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The NHS’s future-focused finance strategy aims to tackle the service’s funding gap by bringing finance professionals closer to the centre of decision-making

This article was first published in the March 2014 UK edition of Accounting and Business magazine.

Partnership is the name of the game as the NHS moves to being a fundamentally different type of service. As the centralised, top-down structure is replaced by a more diverse and fragmented system, so the health service has to find new ways to coordinate and cooperate. Nowhere is this more important than in the relationships between clinicians and finance professionals.

The ‘future-focused finance: making people count’ strategy is at the heart of a new approach to bring the finance function even closer to the centre of decision-making. With demographic changes creating rising financial demands on the service – NHS England projects a possible funding gap of £30bn by 2020/21 based on the current model of care – the emphasis in the NHS must increasingly be on value for money and improving outcomes, not just a simplistic approach to cost control.

Mark Orchard FCCA is finance director for NHS England (Wessex) and leads for the service on future-focused finance. He explains: ‘What we all want from finance – clinicians, general management and the finance community itself – is a consistent focus on value as well as cost, with value being a function of clinical outcomes, service quality, patient experience and cost. All too often the misplaced perception of finance is that the only currency is cost. We need to become more comfortable in facilitating a broader focus on value.’

Strategic finance

The emphasis on value is part of a wider stress on thinking strategically. ‘Finance leaders are sometimes accused of being short-term operational, not strategic, says Orchard. ‘We need to move the discussion onto being more proactive, working with our close partners on how we can rather than why we can’t. By simplifying often needlessly complicated approaches we will find finance more able to influence widely in support of continued improvements to health and social care delivery.’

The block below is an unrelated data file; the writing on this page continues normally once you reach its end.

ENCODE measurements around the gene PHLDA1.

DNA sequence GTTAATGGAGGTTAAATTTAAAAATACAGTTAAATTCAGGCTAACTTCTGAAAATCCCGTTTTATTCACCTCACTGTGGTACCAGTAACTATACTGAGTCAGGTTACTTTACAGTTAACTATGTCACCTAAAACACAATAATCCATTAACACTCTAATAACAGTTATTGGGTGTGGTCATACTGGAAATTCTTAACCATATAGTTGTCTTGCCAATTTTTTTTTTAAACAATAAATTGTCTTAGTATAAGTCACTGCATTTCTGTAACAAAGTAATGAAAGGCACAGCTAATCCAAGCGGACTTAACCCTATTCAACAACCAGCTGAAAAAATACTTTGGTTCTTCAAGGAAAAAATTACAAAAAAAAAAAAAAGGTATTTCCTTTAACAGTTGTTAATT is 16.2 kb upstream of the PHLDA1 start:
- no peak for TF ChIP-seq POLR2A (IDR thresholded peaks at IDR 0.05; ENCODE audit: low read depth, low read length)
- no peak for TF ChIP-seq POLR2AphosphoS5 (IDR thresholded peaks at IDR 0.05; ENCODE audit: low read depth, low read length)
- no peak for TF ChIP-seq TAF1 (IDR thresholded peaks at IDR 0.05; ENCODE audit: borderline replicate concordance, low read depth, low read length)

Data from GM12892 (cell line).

Given the financial pressures that the NHS is under, finance professionals must become more closely involved in key decision-making. To do this they must develop effective working relationships with clinicians. Pre-engagement work for future-focused finance clearly established that clinicians were ‘dauntingly positive’ about a closer partnership with the finance function, says Orchard.

‘This is as much about culture as it is about technical skills,’ he explains. ‘It is about involving everyone who works within NHS finance, in every role at every level.’

The NHS finance function – almost 15,000 people in over 400 statutory bodies – has traditionally held a key position in keeping the service together during periods of significant change such as the current process of transformation. So, argues Orchard, it falls to finance professionals to ensure the local service continues to pull in the same direction.

‘We know the challenges,’ he says. ‘Demand is growing. Funding is flatter. The health commissioning and provision landscape is still new. So our colleagues are looking to local finance leaders at every level to lead and support the changes that need to happen. This is why the six national heads of the NHS finance profession came together to initiate future-focused finance.